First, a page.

So if I understand you correctly, Jim, the Cato ad on climate change “is neither very relevant nor helpful” because (i) it implies there is no reason for alarm, and (ii) the scientists didn’t explain “both sides of the issue in terms of the deep uncertainties that surround it.”
Regarding (i), I suppose it depends on what you mean by alarm. Even if we accept the absolute worse case scenarios of future warming offered by the IPCC and the Stern Review on the economics of climate change, we still find that a hotter, richer world (that is, the likely path for a business as usual scenario) is better for human well-being than are the alternative scenarios where we actually act to reduce greenhouse gas emissions. If that is correct, then alarm should be reserved for worries about overreaction to climate change, not climate change per se.
Regarding (ii), we are guilty as charged. Even were we (Cato) inclined to pay for hundreds of thousands of dollars for ads like that (and we are not), scientists disagree about where the important uncertainties are and how great they might be. For instance, there are scientists who signed our ad (such as my colleague, Pat Michaels) who accept the conventional (IPCC) narrative regarding the role that anthropogenic CO2 is having on global temperatures. Others do not.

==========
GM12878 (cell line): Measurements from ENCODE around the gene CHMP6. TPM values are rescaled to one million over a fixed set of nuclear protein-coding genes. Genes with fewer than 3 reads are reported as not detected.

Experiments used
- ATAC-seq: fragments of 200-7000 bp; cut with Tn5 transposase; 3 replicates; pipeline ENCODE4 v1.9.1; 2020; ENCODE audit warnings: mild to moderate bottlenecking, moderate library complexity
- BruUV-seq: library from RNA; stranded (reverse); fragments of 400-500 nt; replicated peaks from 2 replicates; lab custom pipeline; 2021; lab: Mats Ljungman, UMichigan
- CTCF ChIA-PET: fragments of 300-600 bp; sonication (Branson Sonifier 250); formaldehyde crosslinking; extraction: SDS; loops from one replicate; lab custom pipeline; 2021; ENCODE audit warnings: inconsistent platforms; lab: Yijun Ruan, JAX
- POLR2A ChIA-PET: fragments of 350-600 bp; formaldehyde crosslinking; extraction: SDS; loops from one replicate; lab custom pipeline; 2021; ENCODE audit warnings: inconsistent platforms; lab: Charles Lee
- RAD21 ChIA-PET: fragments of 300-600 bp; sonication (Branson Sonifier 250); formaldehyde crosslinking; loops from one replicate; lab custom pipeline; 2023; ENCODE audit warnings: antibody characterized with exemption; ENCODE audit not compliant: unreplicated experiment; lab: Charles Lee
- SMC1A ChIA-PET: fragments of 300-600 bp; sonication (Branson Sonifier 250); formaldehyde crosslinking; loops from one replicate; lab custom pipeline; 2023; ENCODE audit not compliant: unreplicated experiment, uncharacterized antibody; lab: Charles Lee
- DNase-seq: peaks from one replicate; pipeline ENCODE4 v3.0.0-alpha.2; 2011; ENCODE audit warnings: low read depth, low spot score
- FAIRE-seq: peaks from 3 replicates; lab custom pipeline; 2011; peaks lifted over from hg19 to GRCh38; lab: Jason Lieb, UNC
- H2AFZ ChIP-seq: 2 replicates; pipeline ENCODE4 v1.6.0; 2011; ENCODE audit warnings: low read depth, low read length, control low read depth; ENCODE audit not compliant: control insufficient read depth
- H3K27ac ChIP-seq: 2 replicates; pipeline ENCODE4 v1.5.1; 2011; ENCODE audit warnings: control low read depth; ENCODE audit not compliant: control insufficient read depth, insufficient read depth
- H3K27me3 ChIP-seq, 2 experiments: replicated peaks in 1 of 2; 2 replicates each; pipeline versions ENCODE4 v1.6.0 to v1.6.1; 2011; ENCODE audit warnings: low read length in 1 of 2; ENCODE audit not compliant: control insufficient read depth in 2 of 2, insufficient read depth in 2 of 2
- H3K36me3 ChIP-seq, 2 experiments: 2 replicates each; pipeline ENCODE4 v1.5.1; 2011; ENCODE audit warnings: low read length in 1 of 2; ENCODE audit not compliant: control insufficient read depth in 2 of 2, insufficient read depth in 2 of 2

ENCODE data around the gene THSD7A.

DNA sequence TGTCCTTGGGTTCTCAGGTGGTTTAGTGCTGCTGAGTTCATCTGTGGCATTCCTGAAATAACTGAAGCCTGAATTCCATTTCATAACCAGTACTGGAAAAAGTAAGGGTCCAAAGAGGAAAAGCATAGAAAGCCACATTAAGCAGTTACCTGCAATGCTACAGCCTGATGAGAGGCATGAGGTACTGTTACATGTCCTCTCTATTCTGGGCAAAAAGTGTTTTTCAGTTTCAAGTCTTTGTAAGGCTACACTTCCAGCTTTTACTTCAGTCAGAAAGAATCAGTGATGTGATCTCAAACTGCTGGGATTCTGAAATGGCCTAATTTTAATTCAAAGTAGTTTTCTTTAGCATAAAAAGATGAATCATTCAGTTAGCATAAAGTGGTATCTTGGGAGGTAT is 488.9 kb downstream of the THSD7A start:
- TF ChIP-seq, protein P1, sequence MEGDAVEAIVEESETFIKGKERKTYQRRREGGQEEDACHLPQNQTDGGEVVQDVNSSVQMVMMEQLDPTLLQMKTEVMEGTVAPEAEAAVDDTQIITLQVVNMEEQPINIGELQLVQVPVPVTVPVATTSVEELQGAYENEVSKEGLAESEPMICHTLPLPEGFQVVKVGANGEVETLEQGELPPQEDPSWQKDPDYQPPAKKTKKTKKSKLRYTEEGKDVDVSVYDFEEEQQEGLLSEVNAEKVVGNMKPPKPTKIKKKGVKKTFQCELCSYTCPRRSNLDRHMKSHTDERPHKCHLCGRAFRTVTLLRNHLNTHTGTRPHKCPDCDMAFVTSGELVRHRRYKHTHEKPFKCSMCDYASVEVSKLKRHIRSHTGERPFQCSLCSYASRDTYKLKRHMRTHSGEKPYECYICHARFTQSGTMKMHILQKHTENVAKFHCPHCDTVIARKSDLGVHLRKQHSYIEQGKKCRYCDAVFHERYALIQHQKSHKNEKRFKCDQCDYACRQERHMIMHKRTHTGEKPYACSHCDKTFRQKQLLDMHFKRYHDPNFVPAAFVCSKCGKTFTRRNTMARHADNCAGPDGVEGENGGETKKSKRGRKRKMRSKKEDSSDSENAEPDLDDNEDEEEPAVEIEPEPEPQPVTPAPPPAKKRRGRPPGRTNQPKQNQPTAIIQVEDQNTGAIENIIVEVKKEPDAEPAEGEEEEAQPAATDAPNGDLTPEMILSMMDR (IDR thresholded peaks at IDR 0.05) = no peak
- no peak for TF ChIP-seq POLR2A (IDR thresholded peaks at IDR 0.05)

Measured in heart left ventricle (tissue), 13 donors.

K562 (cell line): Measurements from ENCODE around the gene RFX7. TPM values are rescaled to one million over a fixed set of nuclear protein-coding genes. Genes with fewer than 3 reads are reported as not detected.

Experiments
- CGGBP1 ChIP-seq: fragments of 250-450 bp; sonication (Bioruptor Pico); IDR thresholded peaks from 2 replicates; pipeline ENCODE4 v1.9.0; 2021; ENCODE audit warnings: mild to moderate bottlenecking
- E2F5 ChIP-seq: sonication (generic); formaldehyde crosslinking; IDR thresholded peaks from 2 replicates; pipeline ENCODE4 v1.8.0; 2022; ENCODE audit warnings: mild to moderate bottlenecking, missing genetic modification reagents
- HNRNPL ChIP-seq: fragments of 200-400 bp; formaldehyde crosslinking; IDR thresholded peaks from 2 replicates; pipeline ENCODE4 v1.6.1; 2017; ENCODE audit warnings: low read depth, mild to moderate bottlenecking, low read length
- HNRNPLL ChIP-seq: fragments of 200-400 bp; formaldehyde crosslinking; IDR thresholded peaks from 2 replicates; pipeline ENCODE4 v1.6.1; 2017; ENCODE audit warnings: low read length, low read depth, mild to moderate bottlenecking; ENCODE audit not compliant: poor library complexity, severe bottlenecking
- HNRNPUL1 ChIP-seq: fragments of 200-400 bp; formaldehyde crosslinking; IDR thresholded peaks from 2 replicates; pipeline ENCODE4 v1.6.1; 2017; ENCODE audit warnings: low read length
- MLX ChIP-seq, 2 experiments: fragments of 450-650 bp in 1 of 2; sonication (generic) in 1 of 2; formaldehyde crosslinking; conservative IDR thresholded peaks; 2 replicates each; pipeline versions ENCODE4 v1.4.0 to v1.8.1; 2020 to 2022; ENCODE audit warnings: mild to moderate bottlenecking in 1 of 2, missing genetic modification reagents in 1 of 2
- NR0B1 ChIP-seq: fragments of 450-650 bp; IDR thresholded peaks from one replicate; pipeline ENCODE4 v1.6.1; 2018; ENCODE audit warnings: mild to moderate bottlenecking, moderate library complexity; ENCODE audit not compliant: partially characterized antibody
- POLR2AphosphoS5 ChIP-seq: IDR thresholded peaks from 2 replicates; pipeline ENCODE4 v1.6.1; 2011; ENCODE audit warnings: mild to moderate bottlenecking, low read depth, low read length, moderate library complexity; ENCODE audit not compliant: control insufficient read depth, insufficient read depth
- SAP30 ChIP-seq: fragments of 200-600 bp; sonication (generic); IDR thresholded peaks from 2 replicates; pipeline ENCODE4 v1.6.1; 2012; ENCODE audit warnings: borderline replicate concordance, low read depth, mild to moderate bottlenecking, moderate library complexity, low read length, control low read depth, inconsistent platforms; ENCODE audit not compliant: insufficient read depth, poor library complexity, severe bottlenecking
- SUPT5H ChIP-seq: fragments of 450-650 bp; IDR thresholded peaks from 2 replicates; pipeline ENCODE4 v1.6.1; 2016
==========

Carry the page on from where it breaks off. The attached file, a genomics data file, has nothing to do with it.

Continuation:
That said, the ad forwarded three claims about the uncertainites with science undergirding alarm at present (that there has been no increase in surface temperatures for over a decade now, that the extreme weather events that we’re supposed to be worried about have not increased damages once we control for other variables, and the computer models are not very good at predicting future temperature). The ad did not say there was no reason for alarm. The ad said that the case for alarm is overstated . . . given those three observations. That we chose to be brief rather than verbose on those points was a tactical call relating to the nature of the venue.